Before the coronavirus hit, only about 7% of the US workforce had the option to work from home, according to the Bureau of Labor Statistics. Today, remote work accounts for over 70% of employees across all industries, with some companies exploring permanent work from home setups.
With so many organizations relying on out-of-office operations, a robust company security policy for remote access is not just a good idea, it’s a must in the new post-pandemic landscape.
What is a Company Security Policy?
All types of organizations, whether large or small, require a written policy that governs actions regarding cyber security. The company security policy provides a concrete standard of do’s and don’ts, and assures stakeholders that the organization takes IT security seriously, safeguards information, and has procedures in place in the event of an intrusion or security breach.
What a Security Policy Should Contain
The standard security policy typically consists of the following sections:
Purpose of the policy
- Outline the importance of information security
- Stress the company’s reputation, legal, and ethical obligations to data privacy and proprietary information
- Comply with industry-standard regulations that may apply to the organization. Some industries have compliance standards for sensitive information, such as the HIPAA for healthcare and the Payment Card Industry Data Security Standards for the financial service sector.
- List the elements of the policy (which will be discussed below)
- Identify the audience it applies to
- Categorize data and access control
- Identify what is considered public, proprietary, and confidential, along with the clearance levels for each category
- Have a concrete list of disciplinary measures for policy violations
The Difference Between Traditional Security and Remote Access Security
Because of the upsurge in out-of-office operations, it’s necessary to distinguish the domain of remote security from conventional IT security.
|Traditional security||Remote work security|
|Devices||Hardwired or WiFi- connected desktop computers or laptops||Wider variety of productivity devices (smartphones, tablets, PDAs, etc), some of which may be user-owned|
|Connection||LAN or Wi-Fi||External ISPs routed through VPN|
|Data hosting||Internal data center||Data center or cloud|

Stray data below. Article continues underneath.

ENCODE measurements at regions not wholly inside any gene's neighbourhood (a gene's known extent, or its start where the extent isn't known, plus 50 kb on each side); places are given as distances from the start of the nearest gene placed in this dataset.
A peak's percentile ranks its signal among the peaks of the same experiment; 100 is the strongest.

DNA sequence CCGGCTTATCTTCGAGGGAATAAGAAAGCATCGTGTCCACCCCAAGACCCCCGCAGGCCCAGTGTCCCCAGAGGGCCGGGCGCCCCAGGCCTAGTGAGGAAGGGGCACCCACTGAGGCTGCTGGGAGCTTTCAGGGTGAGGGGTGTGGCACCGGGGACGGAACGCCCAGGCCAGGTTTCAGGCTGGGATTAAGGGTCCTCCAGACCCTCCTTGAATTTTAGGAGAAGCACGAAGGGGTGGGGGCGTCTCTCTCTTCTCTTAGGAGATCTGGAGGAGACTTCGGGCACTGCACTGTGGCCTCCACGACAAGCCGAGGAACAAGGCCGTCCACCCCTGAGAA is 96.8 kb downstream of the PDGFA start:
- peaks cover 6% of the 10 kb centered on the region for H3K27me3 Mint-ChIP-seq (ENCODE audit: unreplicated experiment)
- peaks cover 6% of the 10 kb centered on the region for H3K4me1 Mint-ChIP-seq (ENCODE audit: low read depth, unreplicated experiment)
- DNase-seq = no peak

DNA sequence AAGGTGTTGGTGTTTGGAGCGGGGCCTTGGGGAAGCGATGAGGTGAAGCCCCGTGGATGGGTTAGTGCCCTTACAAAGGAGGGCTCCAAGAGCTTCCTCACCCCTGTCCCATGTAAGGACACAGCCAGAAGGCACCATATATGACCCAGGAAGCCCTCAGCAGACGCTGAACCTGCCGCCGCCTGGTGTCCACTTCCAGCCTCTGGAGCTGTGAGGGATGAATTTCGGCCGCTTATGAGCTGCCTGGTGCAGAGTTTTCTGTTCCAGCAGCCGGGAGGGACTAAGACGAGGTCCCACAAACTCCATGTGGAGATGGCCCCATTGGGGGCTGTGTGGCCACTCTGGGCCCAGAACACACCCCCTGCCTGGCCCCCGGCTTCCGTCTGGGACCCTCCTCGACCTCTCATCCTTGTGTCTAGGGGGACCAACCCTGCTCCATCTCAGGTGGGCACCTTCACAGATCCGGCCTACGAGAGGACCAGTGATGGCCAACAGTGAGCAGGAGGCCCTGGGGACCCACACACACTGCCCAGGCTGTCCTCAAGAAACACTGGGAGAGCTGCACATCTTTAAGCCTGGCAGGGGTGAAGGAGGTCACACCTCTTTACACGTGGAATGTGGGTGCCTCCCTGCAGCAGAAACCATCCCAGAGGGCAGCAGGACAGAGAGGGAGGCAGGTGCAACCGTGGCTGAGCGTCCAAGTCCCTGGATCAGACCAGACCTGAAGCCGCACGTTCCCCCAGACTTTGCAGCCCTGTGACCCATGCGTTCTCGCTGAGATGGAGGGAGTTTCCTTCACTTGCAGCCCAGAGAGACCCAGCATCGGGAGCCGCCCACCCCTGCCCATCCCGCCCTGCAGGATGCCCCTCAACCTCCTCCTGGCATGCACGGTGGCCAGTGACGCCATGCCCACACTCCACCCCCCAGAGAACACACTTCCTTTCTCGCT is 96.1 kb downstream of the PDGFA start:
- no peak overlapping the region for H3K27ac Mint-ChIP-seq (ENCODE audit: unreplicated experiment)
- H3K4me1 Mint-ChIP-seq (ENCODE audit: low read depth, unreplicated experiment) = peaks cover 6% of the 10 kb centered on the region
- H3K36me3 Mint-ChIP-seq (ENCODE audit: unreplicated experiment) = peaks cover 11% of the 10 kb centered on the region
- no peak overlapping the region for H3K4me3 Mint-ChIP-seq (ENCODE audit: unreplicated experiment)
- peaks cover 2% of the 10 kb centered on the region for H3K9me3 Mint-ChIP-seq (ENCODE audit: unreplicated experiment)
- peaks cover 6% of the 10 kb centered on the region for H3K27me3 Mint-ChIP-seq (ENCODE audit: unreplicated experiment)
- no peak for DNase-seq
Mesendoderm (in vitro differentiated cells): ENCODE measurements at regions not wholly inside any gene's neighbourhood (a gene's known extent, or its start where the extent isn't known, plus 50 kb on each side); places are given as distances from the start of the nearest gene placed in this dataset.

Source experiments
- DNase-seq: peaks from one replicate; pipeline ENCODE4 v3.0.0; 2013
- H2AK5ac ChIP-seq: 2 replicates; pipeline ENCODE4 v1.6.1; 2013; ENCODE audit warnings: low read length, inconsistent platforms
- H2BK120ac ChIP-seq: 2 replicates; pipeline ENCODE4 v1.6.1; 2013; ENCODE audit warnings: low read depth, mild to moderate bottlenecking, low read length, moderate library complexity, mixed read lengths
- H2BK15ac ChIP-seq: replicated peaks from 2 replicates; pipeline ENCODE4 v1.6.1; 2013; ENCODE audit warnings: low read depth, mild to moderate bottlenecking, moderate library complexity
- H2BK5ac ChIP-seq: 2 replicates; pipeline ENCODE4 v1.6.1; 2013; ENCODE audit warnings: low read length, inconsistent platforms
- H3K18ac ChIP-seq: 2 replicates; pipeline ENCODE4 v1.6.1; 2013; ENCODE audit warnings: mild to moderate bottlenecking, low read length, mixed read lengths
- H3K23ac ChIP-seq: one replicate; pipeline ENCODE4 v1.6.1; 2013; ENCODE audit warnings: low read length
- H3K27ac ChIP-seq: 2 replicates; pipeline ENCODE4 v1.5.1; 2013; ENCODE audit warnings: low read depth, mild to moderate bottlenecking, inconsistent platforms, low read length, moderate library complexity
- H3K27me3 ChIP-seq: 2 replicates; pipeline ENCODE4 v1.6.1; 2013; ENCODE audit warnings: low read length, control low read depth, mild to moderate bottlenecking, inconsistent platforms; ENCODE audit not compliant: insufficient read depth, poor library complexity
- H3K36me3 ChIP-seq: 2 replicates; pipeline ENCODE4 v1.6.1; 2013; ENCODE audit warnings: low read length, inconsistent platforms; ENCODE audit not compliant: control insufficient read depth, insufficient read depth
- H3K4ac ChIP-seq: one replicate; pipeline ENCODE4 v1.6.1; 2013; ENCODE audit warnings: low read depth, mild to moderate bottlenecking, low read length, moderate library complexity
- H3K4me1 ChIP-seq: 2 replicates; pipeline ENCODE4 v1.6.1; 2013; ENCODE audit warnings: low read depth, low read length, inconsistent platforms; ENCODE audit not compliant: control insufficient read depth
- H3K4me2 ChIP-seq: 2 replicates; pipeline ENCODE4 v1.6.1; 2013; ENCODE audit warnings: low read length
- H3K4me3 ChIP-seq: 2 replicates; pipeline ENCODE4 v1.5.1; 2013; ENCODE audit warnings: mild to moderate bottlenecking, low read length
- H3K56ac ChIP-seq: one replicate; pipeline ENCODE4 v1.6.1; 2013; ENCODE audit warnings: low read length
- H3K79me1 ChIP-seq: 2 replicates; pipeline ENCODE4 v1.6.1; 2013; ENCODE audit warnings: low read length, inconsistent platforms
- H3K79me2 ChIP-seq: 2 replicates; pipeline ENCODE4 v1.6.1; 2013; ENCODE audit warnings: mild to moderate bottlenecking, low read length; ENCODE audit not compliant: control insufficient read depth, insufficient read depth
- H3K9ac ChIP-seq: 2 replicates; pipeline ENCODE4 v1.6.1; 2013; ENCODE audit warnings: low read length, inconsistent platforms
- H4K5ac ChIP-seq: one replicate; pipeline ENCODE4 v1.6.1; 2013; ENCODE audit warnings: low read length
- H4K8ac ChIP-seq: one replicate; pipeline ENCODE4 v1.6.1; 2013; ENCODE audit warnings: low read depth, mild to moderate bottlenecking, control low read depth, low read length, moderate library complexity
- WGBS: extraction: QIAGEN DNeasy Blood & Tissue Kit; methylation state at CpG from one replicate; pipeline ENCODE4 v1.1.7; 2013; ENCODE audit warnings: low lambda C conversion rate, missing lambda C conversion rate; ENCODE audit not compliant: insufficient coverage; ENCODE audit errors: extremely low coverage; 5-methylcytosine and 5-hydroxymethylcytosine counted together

Traditional office setups use hardwired desktops connected to a central network. Such networks use VPNs designed for an older era, when applications were hosted in an internal data center. This is the domain of conventional IT security.
Today’s remote setups use a variety of devices, some user-owned, to connect to the company network, greatly increasing the attack surface and intrusion risk. In addition, applications have also shifted to the cloud, and end user attacks are much more common today.
Unlike traditional office computers with robust firewalls and restricted web access, devices working outside the safety of the office firewall are more vulnerable to remote user attacks. These include tactics like phishing, social engineering, malware and ransomware payloads, among many other threats.
Remote access security aims to strengthen the weakest link in the chain: remote end-users and their devices.
The Difference Between Remote Access Control Policy and Network Security Policy
The security policy should also distinguish between network security and remote access control.
The network security policy is the broad set of guidelines for access to the network. The remote access policy is a subsection that governs endpoint devices outside the office space, from laptops and tablets to smartphones and other productivity devices.
This subsection is critical for organizations that have a BYOD policy, or allow employees to work from their own devices in addition to company-supplied ones.